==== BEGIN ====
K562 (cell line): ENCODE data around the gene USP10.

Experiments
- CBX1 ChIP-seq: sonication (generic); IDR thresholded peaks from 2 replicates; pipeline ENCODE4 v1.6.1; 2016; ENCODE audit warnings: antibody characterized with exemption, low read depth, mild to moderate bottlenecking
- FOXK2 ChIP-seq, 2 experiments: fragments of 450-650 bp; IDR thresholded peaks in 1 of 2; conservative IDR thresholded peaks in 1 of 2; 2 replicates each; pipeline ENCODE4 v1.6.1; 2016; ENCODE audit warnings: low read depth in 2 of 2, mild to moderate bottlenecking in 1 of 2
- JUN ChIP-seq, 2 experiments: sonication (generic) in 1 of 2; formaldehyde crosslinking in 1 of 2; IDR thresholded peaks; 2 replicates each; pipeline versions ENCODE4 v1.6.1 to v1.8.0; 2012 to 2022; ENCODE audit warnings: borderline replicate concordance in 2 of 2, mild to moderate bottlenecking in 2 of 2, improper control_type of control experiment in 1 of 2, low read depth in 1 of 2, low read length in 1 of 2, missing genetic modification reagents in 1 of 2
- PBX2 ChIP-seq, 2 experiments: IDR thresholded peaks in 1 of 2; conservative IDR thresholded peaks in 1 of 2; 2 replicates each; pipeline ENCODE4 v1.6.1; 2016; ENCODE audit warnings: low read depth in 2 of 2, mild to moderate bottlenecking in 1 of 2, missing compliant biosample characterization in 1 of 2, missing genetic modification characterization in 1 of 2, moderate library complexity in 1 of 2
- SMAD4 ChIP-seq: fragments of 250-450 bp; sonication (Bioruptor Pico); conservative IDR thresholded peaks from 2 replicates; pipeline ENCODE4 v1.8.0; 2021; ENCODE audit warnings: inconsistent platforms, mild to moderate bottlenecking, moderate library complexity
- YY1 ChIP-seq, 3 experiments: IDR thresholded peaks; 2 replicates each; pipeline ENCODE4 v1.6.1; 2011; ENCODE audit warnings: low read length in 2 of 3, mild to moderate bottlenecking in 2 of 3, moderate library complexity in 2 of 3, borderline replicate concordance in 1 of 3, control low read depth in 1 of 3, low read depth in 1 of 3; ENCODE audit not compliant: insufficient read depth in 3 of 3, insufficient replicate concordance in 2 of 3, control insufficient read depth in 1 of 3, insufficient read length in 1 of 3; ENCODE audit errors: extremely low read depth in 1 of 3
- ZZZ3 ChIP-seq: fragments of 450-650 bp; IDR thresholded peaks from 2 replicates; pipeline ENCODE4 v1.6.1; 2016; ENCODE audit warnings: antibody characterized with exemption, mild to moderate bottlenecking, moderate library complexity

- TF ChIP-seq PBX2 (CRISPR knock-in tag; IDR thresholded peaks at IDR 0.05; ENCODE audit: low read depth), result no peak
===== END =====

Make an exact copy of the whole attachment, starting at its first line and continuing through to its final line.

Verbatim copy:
K562 (cell line): ENCODE data around the gene USP10.

Experiments
- CBX1 ChIP-seq: sonication (generic); IDR thresholded peaks from 2 replicates; pipeline ENCODE4 v1.6.1; 2016; ENCODE audit warnings: antibody characterized with exemption, low read depth, mild to moderate bottlenecking
- FOXK2 ChIP-seq, 2 experiments: fragments of 450-650 bp; IDR thresholded peaks in 1 of 2; conservative IDR thresholded peaks in 1 of 2; 2 replicates each; pipeline ENCODE4 v1.6.1; 2016; ENCODE audit warnings: low read depth in 2 of 2, mild to moderate bottlenecking in 1 of 2
- JUN ChIP-seq, 2 experiments: sonication (generic) in 1 of 2; formaldehyde crosslinking in 1 of 2; IDR thresholded peaks; 2 replicates each; pipeline versions ENCODE4 v1.6.1 to v1.8.0; 2012 to 2022; ENCODE audit warnings: borderline replicate concordance in 2 of 2, mild to moderate bottlenecking in 2 of 2, improper control_type of control experiment in 1 of 2, low read depth in 1 of 2, low read length in 1 of 2, missing genetic modification reagents in 1 of 2
- PBX2 ChIP-seq, 2 experiments: IDR thresholded peaks in 1 of 2; conservative IDR thresholded peaks in 1 of 2; 2 replicates each; pipeline ENCODE4 v1.6.1; 2016; ENCODE audit warnings: low read depth in 2 of 2, mild to moderate bottlenecking in 1 of 2, missing compliant biosample characterization in 1 of 2, missing genetic modification characterization in 1 of 2, moderate library complexity in 1 of 2
- SMAD4 ChIP-seq: fragments of 250-450 bp; sonication (Bioruptor Pico); conservative IDR thresholded peaks from 2 replicates; pipeline ENCODE4 v1.8.0; 2021; ENCODE audit warnings: inconsistent platforms, mild to moderate bottlenecking, moderate library complexity
- YY1 ChIP-seq, 3 experiments: IDR thresholded peaks; 2 replicates each; pipeline ENCODE4 v1.6.1; 2011; ENCODE audit warnings: low read length in 2 of 3, mild to moderate bottlenecking in 2 of 3, moderate library complexity in 2 of 3, borderline replicate concordance in 1 of 3, control low read depth in 1 of 3, low read depth in 1 of 3; ENCODE audit not compliant: insufficient read depth in 3 of 3, insufficient replicate concordance in 2 of 3, control insufficient read depth in 1 of 3, insufficient read length in 1 of 3; ENCODE audit errors: extremely low read depth in 1 of 3
- ZZZ3 ChIP-seq: fragments of 450-650 bp; IDR thresholded peaks from 2 replicates; pipeline ENCODE4 v1.6.1; 2016; ENCODE audit warnings: antibody characterized with exemption, mild to moderate bottlenecking, moderate library complexity

- TF ChIP-seq PBX2 (CRISPR knock-in tag; IDR thresholded peaks at IDR 0.05; ENCODE audit: low read depth), result no peak